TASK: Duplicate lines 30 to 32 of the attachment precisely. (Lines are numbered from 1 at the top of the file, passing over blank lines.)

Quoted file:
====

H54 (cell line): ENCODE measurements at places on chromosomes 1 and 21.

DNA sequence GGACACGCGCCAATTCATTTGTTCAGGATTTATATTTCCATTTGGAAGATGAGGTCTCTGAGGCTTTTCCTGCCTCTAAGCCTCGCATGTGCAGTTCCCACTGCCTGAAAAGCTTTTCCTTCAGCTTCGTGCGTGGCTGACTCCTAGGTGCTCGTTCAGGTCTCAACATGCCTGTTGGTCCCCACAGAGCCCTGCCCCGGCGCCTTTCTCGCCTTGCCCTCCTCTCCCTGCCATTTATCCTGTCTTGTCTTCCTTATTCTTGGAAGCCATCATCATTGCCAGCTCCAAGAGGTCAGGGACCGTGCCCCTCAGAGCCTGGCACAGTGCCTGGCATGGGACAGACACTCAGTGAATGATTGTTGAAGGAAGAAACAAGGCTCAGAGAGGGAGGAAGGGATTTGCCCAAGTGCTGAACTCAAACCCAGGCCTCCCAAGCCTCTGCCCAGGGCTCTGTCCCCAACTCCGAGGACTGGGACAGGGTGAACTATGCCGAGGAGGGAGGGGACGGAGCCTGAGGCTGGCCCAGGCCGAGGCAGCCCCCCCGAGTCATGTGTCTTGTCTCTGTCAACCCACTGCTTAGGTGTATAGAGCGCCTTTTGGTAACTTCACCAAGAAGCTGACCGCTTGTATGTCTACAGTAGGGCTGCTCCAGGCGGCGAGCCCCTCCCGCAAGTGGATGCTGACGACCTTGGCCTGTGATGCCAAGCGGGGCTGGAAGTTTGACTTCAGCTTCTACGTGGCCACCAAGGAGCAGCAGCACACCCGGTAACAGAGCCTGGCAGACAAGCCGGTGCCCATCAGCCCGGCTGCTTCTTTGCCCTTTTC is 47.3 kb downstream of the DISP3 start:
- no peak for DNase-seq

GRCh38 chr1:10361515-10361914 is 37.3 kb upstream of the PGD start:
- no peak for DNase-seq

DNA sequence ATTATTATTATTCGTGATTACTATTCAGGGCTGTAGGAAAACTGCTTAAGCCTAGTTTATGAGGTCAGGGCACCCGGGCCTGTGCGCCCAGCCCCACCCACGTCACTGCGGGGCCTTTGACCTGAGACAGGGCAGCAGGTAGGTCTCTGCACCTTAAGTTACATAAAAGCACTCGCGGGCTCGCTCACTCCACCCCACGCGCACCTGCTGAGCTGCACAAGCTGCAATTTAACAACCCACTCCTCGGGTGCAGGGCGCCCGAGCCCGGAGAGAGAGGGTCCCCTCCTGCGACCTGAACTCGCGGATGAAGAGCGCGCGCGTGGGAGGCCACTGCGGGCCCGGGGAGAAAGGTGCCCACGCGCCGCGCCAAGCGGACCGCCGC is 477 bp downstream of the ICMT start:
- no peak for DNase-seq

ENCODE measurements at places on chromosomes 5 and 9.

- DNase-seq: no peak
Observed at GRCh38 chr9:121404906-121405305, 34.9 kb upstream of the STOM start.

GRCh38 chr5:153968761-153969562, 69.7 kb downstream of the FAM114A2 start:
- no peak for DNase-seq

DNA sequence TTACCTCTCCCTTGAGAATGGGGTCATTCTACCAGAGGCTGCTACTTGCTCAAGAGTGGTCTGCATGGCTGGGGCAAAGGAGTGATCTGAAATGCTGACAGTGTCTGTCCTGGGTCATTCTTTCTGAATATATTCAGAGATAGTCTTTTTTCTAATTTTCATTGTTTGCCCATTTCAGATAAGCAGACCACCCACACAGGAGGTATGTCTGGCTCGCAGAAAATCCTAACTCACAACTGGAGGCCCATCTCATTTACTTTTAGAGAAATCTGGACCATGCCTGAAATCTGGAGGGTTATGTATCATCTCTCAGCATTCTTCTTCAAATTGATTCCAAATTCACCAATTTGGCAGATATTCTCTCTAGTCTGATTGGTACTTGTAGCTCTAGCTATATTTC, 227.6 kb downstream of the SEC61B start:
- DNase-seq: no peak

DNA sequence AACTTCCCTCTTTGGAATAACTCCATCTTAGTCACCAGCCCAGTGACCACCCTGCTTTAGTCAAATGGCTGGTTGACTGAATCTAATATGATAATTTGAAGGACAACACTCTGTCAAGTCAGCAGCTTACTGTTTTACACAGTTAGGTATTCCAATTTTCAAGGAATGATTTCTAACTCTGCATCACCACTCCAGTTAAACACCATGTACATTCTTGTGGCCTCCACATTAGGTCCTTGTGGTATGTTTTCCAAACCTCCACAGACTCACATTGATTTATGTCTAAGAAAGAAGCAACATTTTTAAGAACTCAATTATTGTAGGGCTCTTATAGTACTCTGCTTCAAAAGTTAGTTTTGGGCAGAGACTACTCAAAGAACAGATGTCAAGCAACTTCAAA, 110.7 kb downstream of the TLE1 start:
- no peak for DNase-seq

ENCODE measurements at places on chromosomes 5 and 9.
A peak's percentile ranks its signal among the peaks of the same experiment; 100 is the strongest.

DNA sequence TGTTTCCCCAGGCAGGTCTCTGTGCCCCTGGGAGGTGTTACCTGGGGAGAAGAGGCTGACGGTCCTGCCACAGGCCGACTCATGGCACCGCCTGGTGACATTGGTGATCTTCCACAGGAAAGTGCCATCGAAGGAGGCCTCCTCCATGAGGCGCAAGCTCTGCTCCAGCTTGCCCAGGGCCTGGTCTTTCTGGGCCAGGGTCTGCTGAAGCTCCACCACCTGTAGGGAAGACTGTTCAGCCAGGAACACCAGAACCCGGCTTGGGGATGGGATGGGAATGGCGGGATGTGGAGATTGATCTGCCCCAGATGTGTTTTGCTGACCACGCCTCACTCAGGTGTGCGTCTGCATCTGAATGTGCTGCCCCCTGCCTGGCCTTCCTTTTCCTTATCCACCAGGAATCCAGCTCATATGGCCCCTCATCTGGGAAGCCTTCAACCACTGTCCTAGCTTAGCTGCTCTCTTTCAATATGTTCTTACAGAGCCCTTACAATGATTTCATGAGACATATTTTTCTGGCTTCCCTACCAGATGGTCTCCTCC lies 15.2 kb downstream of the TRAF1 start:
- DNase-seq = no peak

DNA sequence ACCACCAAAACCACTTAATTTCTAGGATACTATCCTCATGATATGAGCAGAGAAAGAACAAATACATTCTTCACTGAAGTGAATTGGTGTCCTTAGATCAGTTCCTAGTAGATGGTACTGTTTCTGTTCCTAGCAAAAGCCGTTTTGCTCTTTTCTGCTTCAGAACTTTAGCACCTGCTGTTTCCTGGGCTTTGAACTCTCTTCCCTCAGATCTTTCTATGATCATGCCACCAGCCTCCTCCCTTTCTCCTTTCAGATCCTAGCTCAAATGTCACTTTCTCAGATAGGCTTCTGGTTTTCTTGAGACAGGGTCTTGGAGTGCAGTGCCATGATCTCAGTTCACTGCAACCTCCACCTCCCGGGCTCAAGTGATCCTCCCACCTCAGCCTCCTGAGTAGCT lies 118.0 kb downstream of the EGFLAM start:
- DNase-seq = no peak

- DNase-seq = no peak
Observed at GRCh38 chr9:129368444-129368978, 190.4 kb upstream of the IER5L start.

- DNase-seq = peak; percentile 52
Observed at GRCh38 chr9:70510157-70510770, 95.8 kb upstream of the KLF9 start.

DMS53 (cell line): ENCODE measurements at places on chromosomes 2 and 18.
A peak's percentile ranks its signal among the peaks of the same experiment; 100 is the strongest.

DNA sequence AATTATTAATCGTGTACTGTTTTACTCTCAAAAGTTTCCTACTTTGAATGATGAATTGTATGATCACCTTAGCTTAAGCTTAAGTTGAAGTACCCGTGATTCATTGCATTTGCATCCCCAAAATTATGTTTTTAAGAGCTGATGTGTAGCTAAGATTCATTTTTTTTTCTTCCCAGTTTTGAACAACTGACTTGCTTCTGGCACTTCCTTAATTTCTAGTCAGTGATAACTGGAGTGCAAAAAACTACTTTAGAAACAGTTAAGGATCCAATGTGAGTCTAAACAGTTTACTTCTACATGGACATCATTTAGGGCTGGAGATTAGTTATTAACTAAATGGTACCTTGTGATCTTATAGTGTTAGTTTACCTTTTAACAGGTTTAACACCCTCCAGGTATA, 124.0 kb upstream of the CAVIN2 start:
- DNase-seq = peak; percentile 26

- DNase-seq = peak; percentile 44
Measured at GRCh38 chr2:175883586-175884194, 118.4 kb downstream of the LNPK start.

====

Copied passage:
- DNase-seq = peak; percentile 26

- DNase-seq = peak; percentile 44
Measured at GRCh38 chr2:175883586-175884194, 118.4 kb downstream of the LNPK start.